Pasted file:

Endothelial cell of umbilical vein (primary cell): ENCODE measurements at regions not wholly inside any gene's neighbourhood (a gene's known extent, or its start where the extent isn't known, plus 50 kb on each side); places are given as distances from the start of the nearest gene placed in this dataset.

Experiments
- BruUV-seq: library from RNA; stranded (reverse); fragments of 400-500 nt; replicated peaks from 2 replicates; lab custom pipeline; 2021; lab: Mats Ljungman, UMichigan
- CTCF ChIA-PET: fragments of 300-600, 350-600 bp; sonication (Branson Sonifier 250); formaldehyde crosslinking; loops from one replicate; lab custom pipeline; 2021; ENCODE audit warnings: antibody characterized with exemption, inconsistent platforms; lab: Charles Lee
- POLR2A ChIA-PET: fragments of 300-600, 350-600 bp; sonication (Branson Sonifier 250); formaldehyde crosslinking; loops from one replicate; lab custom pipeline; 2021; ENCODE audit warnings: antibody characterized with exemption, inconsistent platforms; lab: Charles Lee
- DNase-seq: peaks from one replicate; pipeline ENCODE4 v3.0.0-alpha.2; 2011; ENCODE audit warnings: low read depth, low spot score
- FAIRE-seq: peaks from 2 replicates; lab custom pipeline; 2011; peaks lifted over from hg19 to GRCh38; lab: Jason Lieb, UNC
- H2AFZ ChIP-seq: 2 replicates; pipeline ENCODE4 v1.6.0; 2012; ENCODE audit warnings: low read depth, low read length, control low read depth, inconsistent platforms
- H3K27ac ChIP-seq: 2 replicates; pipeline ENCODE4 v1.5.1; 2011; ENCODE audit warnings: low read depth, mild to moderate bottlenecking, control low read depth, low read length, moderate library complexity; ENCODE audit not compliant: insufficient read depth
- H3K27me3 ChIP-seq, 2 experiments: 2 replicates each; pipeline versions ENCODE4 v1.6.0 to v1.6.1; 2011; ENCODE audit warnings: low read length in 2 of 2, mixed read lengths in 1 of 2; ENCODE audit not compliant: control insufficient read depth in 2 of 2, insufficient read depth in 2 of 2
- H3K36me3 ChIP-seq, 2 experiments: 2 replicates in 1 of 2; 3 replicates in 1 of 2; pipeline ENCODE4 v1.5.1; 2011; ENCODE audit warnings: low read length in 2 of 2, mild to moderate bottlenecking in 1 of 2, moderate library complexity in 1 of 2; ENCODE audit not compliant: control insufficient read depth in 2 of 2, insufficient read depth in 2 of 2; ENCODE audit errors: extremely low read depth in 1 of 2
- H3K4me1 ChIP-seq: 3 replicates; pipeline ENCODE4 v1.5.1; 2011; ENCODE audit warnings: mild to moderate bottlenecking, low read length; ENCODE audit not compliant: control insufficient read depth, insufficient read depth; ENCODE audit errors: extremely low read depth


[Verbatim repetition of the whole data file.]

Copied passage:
Endothelial cell of umbilical vein (primary cell): ENCODE measurements at regions not wholly inside any gene's neighbourhood (a gene's known extent, or its start where the extent isn't known, plus 50 kb on each side); places are given as distances from the start of the nearest gene placed in this dataset.

Experiments
- BruUV-seq: library from RNA; stranded (reverse); fragments of 400-500 nt; replicated peaks from 2 replicates; lab custom pipeline; 2021; lab: Mats Ljungman, UMichigan
- CTCF ChIA-PET: fragments of 300-600, 350-600 bp; sonication (Branson Sonifier 250); formaldehyde crosslinking; loops from one replicate; lab custom pipeline; 2021; ENCODE audit warnings: antibody characterized with exemption, inconsistent platforms; lab: Charles Lee
- POLR2A ChIA-PET: fragments of 300-600, 350-600 bp; sonication (Branson Sonifier 250); formaldehyde crosslinking; loops from one replicate; lab custom pipeline; 2021; ENCODE audit warnings: antibody characterized with exemption, inconsistent platforms; lab: Charles Lee
- DNase-seq: peaks from one replicate; pipeline ENCODE4 v3.0.0-alpha.2; 2011; ENCODE audit warnings: low read depth, low spot score
- FAIRE-seq: peaks from 2 replicates; lab custom pipeline; 2011; peaks lifted over from hg19 to GRCh38; lab: Jason Lieb, UNC
- H2AFZ ChIP-seq: 2 replicates; pipeline ENCODE4 v1.6.0; 2012; ENCODE audit warnings: low read depth, low read length, control low read depth, inconsistent platforms
- H3K27ac ChIP-seq: 2 replicates; pipeline ENCODE4 v1.5.1; 2011; ENCODE audit warnings: low read depth, mild to moderate bottlenecking, control low read depth, low read length, moderate library complexity; ENCODE audit not compliant: insufficient read depth
- H3K27me3 ChIP-seq, 2 experiments: 2 replicates each; pipeline versions ENCODE4 v1.6.0 to v1.6.1; 2011; ENCODE audit warnings: low read length in 2 of 2, mixed read lengths in 1 of 2; ENCODE audit not compliant: control insufficient read depth in 2 of 2, insufficient read depth in 2 of 2
- H3K36me3 ChIP-seq, 2 experiments: 2 replicates in 1 of 2; 3 replicates in 1 of 2; pipeline ENCODE4 v1.5.1; 2011; ENCODE audit warnings: low read length in 2 of 2, mild to moderate bottlenecking in 1 of 2, moderate library complexity in 1 of 2; ENCODE audit not compliant: control insufficient read depth in 2 of 2, insufficient read depth in 2 of 2; ENCODE audit errors: extremely low read depth in 1 of 2
- H3K4me1 ChIP-seq: 3 replicates; pipeline ENCODE4 v1.5.1; 2011; ENCODE audit warnings: mild to moderate bottlenecking, low read length; ENCODE audit not compliant: control insufficient read depth, insufficient read depth; ENCODE audit errors: extremely low read depth